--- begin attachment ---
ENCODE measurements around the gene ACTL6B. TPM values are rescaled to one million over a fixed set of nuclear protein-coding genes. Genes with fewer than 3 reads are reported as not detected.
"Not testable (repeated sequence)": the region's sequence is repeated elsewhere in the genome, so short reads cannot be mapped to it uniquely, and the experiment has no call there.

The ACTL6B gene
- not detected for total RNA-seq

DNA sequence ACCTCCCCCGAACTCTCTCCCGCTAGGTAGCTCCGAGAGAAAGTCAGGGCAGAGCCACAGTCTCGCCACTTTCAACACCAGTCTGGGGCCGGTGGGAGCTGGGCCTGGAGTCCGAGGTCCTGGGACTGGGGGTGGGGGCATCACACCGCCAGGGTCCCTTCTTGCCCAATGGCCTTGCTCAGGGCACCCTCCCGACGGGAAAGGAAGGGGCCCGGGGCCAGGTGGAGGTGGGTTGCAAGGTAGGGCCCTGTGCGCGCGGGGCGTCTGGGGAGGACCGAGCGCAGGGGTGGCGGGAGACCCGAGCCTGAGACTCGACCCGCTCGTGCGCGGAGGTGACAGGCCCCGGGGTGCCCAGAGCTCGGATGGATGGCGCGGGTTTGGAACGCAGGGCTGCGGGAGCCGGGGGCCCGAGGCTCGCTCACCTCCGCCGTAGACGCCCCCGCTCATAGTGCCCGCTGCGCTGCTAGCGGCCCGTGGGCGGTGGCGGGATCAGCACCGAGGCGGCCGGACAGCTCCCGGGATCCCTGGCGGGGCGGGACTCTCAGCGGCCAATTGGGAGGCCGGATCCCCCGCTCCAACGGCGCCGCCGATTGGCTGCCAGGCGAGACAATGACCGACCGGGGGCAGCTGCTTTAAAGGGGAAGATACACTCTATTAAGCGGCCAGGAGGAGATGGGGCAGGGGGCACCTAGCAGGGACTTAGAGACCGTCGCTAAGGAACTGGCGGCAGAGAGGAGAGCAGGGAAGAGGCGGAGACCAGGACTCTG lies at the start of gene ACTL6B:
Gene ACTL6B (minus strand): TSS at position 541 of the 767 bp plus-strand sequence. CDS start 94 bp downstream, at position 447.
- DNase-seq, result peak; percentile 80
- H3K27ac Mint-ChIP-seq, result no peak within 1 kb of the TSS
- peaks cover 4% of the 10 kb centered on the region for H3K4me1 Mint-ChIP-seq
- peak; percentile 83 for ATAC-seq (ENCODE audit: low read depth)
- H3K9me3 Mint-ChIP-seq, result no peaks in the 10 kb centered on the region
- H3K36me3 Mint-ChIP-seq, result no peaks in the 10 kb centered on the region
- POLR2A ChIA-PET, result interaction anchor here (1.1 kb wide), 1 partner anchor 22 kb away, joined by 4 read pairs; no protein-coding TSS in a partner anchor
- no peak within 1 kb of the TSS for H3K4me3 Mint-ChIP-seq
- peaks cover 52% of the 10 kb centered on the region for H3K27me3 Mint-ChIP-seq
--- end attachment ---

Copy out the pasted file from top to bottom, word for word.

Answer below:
ENCODE measurements around the gene ACTL6B. TPM values are rescaled to one million over a fixed set of nuclear protein-coding genes. Genes with fewer than 3 reads are reported as not detected.
"Not testable (repeated sequence)": the region's sequence is repeated elsewhere in the genome, so short reads cannot be mapped to it uniquely, and the experiment has no call there.

The ACTL6B gene
- not detected for total RNA-seq

DNA sequence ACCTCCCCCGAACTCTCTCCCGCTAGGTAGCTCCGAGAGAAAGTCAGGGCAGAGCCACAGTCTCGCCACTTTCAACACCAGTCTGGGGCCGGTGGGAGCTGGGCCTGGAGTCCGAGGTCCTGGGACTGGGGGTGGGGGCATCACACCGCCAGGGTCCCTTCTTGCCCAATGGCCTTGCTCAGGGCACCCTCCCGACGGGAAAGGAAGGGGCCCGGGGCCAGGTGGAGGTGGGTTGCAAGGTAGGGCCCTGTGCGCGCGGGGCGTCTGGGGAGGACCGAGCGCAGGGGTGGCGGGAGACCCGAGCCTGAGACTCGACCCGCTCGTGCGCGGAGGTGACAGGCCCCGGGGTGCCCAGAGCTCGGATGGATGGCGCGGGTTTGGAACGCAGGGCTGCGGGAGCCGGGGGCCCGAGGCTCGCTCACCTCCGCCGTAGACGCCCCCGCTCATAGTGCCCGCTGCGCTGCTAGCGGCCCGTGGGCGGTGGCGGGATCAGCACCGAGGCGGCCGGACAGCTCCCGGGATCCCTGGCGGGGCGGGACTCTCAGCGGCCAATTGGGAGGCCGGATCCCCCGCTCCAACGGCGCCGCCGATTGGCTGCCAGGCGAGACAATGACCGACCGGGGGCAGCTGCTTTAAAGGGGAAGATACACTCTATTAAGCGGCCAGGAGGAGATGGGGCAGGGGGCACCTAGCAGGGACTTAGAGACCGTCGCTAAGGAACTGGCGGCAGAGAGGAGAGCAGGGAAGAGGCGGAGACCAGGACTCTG lies at the start of gene ACTL6B:
Gene ACTL6B (minus strand): TSS at position 541 of the 767 bp plus-strand sequence. CDS start 94 bp downstream, at position 447.
- DNase-seq, result peak; percentile 80
- H3K27ac Mint-ChIP-seq, result no peak within 1 kb of the TSS
- peaks cover 4% of the 10 kb centered on the region for H3K4me1 Mint-ChIP-seq
- peak; percentile 83 for ATAC-seq (ENCODE audit: low read depth)
- H3K9me3 Mint-ChIP-seq, result no peaks in the 10 kb centered on the region
- H3K36me3 Mint-ChIP-seq, result no peaks in the 10 kb centered on the region
- POLR2A ChIA-PET, result interaction anchor here (1.1 kb wide), 1 partner anchor 22 kb away, joined by 4 read pairs; no protein-coding TSS in a partner anchor
- no peak within 1 kb of the TSS for H3K4me3 Mint-ChIP-seq
- peaks cover 52% of the 10 kb centered on the region for H3K27me3 Mint-ChIP-seq